Feb 6, 2007
New stock index seeks to define what is luxury
Feb 6, 2007
By Nick Antonovics
PARIS (Reuters) - People's ideas of what constitutes luxury vary from caviar to fast cars to a handbag costing more than 40,000 pounds.
The same goes in the world of finance, where luxury fund managers take a wide view on what is a high-end item and include makers of sunglasses to marine electronics in their portfolios.
German stock exchange operator Deutsche Boerse took a view on Monday when it launched a World Luxury Index on behalf of French bank BNP Paribas, which plans to use it as a benchmark for an investment certificate.
The index defines a luxury company as one that makes more than 50 percent of its sales from high-end goods, and then filters them by their market value and how much they are traded.
On this basis, German car maker Porsche is included, but rivals Mercedes and BMW are not.
"(BMW) is not identified as a luxury goods provider ... it depends how much is in the upper segments," said Heiko Geiger from Deutsche Boerse's Marketing and Sales department.
Mercedes, Aston Martin and Lamborghini may be luxury brands but are also excluded because they account only for a small part of the turnover of bigger groups.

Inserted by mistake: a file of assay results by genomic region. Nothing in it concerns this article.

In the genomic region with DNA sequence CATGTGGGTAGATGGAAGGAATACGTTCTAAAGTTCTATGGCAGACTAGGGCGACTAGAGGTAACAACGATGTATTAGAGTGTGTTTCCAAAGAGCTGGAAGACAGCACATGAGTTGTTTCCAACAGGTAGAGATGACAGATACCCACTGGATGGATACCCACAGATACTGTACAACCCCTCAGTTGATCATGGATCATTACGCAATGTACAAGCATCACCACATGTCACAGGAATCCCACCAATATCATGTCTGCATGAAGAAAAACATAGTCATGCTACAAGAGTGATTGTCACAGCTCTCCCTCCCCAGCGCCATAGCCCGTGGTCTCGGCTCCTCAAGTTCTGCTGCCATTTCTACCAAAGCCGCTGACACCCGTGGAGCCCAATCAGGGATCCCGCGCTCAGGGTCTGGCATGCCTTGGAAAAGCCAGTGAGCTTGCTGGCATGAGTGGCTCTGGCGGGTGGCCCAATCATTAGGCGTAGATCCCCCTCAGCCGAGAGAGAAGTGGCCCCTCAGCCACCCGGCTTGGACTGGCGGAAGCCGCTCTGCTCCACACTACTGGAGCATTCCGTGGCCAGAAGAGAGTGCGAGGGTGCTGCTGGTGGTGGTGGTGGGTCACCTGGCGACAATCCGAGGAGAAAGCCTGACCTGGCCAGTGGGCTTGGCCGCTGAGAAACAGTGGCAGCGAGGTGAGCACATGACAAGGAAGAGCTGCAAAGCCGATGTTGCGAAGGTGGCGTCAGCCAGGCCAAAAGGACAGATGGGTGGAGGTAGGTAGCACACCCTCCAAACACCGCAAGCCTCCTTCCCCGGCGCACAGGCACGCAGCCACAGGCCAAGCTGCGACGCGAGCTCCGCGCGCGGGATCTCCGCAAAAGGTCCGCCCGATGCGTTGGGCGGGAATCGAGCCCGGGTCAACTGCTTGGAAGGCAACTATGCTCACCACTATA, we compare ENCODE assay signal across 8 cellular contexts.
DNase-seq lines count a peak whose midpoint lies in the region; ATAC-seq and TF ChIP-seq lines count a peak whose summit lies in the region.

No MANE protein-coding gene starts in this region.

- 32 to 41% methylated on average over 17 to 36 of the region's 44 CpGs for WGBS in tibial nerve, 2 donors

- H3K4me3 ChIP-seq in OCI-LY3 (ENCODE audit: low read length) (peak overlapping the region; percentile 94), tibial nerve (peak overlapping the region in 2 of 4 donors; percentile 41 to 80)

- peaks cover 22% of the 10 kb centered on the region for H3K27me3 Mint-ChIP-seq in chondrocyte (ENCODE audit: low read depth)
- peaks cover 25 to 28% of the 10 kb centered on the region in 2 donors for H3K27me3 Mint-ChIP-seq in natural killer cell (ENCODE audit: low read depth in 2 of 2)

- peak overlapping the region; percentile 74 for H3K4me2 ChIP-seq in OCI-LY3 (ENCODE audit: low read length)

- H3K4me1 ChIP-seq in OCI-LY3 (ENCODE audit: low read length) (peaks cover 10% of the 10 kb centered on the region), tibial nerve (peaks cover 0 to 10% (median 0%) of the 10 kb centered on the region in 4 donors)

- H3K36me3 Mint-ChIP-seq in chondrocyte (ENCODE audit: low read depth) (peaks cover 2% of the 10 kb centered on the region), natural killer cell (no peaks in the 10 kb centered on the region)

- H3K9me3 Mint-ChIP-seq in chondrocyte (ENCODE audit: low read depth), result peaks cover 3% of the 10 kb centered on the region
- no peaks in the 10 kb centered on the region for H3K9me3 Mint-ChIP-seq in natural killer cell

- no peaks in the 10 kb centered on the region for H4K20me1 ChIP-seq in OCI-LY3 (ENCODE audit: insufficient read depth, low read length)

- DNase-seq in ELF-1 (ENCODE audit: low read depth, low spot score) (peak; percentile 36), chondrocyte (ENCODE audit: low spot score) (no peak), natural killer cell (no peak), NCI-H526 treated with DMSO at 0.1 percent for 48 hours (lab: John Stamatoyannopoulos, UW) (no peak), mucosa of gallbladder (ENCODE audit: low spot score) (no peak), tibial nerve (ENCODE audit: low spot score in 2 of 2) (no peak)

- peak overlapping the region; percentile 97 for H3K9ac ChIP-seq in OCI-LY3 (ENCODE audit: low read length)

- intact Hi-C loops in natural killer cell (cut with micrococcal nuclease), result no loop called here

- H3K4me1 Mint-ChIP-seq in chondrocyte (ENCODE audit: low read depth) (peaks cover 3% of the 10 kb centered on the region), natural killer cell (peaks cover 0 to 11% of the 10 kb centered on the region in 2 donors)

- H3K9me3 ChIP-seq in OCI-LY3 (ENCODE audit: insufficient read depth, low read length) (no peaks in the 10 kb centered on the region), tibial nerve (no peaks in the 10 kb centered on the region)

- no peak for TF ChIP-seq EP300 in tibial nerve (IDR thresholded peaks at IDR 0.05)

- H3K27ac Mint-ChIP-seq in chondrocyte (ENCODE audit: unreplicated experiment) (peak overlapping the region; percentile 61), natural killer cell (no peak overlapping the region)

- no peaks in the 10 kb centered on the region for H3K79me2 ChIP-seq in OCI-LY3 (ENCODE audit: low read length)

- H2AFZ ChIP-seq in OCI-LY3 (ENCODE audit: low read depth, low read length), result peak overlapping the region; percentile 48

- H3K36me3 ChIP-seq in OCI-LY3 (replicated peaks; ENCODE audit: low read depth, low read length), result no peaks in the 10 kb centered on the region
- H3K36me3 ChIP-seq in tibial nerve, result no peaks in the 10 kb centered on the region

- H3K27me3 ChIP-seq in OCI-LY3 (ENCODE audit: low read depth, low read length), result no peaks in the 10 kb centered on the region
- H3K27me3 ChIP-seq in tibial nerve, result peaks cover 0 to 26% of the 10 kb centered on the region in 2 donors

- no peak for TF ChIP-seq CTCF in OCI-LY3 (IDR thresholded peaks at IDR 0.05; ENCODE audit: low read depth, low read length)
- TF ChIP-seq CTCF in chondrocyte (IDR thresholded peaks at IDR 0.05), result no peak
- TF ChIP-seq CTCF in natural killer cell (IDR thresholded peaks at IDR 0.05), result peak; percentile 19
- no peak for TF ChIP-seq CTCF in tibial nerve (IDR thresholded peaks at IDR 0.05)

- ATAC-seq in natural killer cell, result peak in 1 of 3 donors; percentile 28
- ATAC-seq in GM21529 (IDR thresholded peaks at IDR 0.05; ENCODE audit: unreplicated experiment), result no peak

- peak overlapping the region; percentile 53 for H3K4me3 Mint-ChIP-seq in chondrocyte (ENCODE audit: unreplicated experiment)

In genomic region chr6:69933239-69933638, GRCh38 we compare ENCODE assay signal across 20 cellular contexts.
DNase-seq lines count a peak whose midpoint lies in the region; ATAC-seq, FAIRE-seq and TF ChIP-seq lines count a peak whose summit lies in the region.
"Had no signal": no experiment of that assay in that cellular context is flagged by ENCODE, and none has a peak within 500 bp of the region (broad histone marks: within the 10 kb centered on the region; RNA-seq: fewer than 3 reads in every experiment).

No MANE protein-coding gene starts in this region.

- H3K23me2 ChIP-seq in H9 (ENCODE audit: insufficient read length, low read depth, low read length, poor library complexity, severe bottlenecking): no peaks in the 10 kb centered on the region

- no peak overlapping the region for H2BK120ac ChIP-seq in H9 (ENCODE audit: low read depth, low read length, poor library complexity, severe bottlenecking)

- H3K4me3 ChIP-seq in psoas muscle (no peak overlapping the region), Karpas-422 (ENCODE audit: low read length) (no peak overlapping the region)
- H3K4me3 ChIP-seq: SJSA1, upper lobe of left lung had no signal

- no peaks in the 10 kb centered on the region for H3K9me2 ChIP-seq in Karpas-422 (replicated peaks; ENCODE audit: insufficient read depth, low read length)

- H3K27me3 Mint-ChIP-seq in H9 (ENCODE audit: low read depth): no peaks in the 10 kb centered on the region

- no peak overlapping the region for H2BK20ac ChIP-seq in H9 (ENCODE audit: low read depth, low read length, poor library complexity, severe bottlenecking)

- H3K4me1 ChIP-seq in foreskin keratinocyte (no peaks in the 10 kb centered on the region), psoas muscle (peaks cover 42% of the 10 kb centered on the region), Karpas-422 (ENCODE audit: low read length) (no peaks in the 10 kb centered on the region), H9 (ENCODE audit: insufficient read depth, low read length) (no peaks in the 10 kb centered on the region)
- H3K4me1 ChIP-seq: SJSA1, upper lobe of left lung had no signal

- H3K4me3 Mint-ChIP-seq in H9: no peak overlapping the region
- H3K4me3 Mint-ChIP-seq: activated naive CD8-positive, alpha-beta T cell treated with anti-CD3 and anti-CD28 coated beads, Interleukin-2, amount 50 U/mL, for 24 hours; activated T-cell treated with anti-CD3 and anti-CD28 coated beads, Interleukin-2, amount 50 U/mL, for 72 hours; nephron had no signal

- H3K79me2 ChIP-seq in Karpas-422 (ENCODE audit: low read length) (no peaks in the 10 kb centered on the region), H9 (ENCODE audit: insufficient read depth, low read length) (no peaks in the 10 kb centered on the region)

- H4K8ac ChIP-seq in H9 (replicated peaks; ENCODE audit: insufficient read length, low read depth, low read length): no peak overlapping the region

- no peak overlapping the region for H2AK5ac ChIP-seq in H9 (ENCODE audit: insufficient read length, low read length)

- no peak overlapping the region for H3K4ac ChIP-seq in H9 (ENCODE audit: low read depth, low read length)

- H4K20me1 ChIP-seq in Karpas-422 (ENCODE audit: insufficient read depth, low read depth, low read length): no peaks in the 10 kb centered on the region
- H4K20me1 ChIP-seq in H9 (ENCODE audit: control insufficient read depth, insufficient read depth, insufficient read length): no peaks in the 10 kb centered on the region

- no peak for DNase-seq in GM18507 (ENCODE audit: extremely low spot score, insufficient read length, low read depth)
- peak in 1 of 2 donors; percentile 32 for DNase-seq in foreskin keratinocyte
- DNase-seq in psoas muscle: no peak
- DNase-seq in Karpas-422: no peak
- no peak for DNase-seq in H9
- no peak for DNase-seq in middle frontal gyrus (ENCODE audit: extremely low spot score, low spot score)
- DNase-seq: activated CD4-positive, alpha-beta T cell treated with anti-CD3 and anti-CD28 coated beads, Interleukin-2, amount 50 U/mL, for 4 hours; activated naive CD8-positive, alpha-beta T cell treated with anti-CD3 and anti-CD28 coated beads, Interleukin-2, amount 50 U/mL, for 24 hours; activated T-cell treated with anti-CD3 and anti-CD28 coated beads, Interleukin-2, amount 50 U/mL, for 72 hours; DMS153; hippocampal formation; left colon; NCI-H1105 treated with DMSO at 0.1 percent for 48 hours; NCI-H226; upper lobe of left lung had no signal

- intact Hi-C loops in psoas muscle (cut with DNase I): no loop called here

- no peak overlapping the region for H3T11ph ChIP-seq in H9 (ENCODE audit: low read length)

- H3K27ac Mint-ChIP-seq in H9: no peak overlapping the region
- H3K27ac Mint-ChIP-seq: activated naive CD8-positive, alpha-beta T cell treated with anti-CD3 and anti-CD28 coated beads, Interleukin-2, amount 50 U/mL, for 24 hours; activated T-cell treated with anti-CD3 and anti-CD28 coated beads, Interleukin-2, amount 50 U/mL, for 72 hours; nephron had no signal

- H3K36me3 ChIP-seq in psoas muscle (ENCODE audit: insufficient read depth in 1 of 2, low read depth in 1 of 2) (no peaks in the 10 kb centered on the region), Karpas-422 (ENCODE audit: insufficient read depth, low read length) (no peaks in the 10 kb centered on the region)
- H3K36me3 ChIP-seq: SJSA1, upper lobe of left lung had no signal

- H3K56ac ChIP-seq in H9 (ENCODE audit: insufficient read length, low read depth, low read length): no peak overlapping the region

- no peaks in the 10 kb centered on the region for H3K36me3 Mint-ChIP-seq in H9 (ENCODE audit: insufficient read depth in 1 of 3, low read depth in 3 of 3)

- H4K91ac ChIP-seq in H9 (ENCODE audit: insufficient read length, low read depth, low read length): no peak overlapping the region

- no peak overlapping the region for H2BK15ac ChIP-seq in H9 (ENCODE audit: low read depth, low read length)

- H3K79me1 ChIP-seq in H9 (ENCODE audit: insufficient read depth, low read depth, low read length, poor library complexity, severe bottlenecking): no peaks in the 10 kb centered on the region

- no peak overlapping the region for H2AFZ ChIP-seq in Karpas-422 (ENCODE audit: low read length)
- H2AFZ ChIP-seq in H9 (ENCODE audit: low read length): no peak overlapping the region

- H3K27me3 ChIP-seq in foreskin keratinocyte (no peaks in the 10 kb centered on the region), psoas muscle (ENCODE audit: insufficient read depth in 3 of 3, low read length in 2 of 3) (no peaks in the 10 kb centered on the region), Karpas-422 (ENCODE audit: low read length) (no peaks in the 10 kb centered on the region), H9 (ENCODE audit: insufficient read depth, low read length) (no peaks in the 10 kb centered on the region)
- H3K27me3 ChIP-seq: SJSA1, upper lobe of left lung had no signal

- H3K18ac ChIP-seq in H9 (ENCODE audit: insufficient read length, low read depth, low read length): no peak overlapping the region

Deutsche Boerse applied its criteria across a range of sectors, including hotel operators with a large proportion of four-star and above rooms, cruise ship companies and upmarket makers of consumer electronics.
It then filtered companies by looking at their market value and the average daily turnover in their shares. No single share is allowed to make up more than 10 percent of the index.
This meant closely-followed luxury companies such as Italian leather goods maker Tod's, which has a small free float and not very liquid shares, were not immediately included in the index, whose composition will be reviewed annually, said Geiger.
Not surprisingly, the index is dominated by clothing and jewellery makers, such as French luxury goods giants LVMH and its parent company Christian Dior, and Swiss-based African rival Richemont.
But it also includes U.S. golf equipment maker Callaway Golf Company, auction house Sotheby's and Japanese cosmetics firm Shiseido.
Details of the BNP Paribas product using the new index were not available.
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